The Department of Labor announced last month it is fining the nation’s largest carrier, UPS Freight, after an investigation revealed that managers allegedly retaliated against a truck driver who refused to drive a truck without an electronic logging device. UPS said it is contesting the fines because the situation has been resolved through other channels.
The DOL’s Occupational Safety and Health Administration (OSHA) ordered UPS Freight to pay the driver $15,273 in compensatory damages, $30,000 in punitive damages and approximately $2,700 in back wages plus interest. OSHA alleged that UPS violated the Surface Transportation Assistance Act (STAA) by firing an unnamed driver based at the company’s Londonderry, New Hampshire, facility in March 2019.
OSHA said the driver’s supervisor was not trained on ELD requirements and that company managers attempted to coerce the driver into violating ELD regulations. The driver was allegedly fired for “gross insubordination” after he told his managers he wouldn’t drive unless his truck was equipped with an ELD or a mounting device for a portable ELD. UPS later modified the termination to a suspension.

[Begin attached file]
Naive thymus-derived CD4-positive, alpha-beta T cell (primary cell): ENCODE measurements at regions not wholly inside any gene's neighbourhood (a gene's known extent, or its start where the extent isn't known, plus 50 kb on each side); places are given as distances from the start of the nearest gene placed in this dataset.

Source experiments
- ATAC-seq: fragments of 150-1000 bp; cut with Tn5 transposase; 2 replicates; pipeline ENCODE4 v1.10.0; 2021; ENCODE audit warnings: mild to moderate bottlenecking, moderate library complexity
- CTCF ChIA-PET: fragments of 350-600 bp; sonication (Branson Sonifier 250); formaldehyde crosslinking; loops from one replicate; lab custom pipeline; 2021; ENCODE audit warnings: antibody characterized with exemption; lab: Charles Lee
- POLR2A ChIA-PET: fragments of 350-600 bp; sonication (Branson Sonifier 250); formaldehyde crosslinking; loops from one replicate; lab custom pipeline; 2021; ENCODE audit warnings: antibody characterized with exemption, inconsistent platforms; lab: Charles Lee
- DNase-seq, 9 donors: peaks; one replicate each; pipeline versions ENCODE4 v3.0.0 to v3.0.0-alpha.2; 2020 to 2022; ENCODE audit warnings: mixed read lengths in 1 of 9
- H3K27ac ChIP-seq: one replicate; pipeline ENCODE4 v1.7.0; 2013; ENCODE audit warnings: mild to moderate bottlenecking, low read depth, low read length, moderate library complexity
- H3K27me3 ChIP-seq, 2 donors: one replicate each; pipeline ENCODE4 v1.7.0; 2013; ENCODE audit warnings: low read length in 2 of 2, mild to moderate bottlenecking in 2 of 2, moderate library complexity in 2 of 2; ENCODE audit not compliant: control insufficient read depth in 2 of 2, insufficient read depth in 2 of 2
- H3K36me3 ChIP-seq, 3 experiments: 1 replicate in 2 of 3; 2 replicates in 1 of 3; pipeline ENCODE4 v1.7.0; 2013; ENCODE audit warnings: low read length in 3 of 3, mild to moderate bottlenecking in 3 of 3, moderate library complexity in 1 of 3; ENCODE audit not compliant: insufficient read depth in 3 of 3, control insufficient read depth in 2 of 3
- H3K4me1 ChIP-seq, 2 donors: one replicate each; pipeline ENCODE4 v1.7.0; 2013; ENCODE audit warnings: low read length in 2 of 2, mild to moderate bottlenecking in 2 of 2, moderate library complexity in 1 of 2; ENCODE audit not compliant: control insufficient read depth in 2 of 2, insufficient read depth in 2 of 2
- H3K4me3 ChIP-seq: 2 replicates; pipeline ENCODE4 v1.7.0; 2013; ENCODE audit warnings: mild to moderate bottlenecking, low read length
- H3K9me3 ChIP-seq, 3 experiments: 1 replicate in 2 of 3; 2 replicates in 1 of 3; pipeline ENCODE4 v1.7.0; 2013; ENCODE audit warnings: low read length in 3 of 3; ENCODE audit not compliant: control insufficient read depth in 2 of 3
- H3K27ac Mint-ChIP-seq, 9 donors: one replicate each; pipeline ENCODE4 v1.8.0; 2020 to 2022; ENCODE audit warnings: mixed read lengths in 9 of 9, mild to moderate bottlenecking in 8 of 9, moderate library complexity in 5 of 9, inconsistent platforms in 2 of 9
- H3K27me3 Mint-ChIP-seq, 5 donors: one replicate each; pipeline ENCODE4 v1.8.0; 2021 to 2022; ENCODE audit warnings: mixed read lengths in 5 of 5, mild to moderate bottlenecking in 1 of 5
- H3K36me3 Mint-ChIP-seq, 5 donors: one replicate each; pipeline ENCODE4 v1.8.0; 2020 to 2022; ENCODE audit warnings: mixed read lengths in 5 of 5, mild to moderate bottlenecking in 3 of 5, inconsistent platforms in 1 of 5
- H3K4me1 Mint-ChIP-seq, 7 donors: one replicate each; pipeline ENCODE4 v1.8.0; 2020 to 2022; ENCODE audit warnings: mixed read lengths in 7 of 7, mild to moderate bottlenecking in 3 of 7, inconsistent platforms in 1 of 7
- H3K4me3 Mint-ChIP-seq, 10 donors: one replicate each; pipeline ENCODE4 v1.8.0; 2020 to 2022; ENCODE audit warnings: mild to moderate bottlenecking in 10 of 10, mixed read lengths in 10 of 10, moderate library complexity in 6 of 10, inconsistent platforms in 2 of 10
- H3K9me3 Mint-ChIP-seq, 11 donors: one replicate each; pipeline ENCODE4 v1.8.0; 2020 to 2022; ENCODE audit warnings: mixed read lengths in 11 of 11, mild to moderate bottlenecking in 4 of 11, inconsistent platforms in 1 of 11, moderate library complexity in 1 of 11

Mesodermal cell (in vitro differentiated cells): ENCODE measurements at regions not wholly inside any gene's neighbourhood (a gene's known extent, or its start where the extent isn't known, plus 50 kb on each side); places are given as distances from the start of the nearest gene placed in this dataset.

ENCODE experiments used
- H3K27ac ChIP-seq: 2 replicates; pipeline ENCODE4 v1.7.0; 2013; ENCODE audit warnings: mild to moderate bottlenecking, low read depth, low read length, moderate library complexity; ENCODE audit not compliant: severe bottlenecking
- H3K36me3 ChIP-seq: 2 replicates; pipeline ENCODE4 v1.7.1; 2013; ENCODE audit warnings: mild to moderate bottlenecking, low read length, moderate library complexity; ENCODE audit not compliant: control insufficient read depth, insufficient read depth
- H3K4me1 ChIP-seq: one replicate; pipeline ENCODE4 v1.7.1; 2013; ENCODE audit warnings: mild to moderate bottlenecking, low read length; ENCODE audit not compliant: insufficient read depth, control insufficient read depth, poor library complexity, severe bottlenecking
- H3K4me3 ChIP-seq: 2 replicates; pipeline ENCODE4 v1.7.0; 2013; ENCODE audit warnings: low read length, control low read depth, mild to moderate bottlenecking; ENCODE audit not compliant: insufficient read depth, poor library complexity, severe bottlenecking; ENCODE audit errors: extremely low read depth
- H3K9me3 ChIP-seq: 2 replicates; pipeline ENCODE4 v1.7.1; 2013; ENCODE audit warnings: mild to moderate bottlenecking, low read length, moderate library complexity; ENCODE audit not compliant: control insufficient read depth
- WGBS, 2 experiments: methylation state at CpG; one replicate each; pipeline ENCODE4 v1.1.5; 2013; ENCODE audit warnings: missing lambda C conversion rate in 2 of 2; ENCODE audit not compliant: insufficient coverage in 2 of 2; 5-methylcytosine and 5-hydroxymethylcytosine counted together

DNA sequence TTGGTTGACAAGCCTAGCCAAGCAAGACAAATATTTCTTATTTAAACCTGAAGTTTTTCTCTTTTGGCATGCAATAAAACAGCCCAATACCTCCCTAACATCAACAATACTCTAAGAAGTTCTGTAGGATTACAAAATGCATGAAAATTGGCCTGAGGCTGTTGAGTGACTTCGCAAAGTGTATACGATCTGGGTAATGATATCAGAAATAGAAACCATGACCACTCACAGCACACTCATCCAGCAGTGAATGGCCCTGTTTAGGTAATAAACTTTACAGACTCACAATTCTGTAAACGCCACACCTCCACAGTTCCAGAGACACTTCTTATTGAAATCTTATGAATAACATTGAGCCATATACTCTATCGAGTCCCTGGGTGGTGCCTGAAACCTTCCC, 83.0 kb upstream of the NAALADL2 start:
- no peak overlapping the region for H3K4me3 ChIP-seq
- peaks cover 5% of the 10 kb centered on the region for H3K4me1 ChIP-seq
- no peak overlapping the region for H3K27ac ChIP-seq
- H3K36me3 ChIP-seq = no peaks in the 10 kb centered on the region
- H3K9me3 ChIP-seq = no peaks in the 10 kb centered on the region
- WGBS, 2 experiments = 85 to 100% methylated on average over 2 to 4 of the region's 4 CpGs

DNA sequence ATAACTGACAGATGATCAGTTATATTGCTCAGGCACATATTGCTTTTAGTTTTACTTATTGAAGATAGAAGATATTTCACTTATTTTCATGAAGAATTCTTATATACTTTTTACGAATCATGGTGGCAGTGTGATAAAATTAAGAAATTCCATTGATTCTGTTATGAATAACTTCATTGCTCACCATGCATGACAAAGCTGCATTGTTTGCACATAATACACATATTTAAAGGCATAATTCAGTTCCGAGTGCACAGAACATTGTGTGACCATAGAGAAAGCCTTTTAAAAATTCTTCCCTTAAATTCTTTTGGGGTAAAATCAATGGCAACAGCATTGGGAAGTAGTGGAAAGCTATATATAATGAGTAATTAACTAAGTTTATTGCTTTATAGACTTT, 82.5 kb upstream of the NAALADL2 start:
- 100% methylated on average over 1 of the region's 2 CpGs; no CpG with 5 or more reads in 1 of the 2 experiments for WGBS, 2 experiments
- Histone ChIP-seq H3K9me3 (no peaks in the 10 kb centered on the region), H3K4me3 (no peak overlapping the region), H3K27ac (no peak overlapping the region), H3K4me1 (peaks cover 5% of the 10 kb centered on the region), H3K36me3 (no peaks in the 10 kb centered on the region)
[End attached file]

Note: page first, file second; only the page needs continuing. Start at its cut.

UPS said in a statement to CCJ Tuesday that it reported the driver’s concern to the Federal Motor Carrier Safety Administration and reached a settlement with the agency, then worked with the local union to reinstate the driver without loss of pay. The company said it is contesting the situation with OSHA since it has already been resolved with FMCSA.
In addition to the fines, OSHA is requiring UPS to clear the driver’s personnel file of any reference to the issues in this situation, post a notice informing employees of their whistleblower protections, refrain from firing or discriminating against employees who engage in STAA-protected activity, and not use a driver’s refusal to drive because of a good faith concern that doing so would violate a FMCSR as a contributing factor in a termination decision.